This tutorial focuses on:
- Declaring an ASP script within a webpage
- Including VBScript code
- Printing text on a webpage
- Including HTML tags in a script
- Including comments in a script
- Special characters
Declaring an ASP script within a webpage
An ASP script begins with <% and ends with %>. It can be placed anywhere within a webpage. You can have as many scripts within a webpage as you want.
Including VBScript code
Since VBScript is the default language of ASP, you do not have to explicitly mention to ASP that you want to include VBScript code, you just do it as in the above example as well as in the below example.
NOTE: The language specification should be the first line of code on the page or you will get an error.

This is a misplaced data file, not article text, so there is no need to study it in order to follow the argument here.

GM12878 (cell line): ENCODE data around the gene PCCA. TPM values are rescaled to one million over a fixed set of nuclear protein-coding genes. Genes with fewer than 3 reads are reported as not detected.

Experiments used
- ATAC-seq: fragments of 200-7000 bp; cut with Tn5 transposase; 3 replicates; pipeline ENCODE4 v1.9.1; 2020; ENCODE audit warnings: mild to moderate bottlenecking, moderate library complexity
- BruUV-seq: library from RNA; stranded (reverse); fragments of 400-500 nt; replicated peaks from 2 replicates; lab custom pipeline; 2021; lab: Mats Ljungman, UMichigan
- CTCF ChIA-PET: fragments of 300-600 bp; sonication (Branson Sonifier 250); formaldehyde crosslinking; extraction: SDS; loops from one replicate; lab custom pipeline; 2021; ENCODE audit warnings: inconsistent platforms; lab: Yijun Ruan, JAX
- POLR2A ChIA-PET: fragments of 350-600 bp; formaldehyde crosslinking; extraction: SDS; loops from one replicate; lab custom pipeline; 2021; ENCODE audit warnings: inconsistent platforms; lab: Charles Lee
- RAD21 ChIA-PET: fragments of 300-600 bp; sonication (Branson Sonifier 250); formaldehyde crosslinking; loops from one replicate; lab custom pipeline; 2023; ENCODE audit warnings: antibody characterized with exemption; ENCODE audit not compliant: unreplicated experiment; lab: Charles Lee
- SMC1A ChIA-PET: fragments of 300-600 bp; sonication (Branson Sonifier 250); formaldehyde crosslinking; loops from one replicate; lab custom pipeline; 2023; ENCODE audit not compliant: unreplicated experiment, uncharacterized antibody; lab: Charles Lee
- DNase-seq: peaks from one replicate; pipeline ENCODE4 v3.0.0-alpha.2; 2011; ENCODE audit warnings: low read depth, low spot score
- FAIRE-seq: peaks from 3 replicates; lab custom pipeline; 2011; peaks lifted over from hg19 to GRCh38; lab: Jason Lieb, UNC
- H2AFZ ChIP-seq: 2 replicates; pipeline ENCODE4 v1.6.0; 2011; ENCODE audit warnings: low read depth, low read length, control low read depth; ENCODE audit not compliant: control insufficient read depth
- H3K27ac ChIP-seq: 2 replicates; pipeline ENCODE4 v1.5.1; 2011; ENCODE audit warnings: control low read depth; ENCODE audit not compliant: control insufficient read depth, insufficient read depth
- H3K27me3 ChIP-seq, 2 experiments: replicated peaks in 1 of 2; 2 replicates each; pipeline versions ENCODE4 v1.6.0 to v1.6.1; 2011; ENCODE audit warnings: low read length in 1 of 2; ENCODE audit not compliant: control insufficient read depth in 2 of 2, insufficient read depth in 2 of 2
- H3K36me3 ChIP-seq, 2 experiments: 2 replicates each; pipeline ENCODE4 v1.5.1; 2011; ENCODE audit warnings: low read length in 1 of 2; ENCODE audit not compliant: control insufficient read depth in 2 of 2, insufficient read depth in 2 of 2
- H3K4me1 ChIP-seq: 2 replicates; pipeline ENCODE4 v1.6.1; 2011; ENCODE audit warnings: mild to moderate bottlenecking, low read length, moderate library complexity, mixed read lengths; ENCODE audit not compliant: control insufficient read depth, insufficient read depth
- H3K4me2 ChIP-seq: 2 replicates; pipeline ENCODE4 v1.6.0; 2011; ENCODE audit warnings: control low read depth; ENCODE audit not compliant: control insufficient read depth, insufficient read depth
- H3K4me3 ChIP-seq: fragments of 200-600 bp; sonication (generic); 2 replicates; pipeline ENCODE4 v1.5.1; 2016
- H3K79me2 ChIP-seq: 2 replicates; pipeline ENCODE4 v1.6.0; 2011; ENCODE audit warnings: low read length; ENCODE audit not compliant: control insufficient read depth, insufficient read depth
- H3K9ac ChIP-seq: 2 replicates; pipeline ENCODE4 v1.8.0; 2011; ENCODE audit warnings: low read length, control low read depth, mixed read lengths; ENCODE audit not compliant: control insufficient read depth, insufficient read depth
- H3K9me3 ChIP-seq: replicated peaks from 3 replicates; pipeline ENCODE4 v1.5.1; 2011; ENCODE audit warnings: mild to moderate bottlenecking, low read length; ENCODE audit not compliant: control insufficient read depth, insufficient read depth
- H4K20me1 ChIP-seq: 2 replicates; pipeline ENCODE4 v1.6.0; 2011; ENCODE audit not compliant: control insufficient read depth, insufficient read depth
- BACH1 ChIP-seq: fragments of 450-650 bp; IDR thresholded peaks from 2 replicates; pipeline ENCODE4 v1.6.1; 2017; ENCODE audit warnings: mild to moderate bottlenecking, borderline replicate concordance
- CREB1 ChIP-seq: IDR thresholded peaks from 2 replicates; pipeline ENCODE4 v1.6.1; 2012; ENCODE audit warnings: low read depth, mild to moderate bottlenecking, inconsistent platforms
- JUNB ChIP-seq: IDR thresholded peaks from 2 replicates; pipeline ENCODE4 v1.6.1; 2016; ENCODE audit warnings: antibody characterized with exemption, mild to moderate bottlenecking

Printing text on a webpage
Printing text on a webpage with ASP is simple. To do so use the Response.Write() statement.
Alternatively, you could just use an equal sign instead of the Response.Write() statement like this:
Including HTML tags in a script
HTML tags can be included in a script by including them together with regular text. Any tags included in a script this way will be interpreted by the web browser as regular HTML.
Including comments in a script
Comments in ASP are declared so that code would be easier to understand and to navigate. Comments are not seen on a webpage, but only within the source code. Comments can be placed anywhere within ASP source code. In ASP you can have only single line comments, no multi-line comments like in some other languages. Single line comments in ASP are declared with the apostrophe ( ' ) symbol.
NOTE: Single line comments can span only a single line.
ASP uses some special characters and knowing them is fundamental to writing scripts with ASP:
- & - the "concatenation" operator, used to combines text strings.
- ' - used to declare a comment
- _ - the underscore character, used to span multiple lines of ASP code.
- : - line extender. Use the colon character (:) to put multiple lines of code on one line. Although this is not recommended because it makes code harder to read.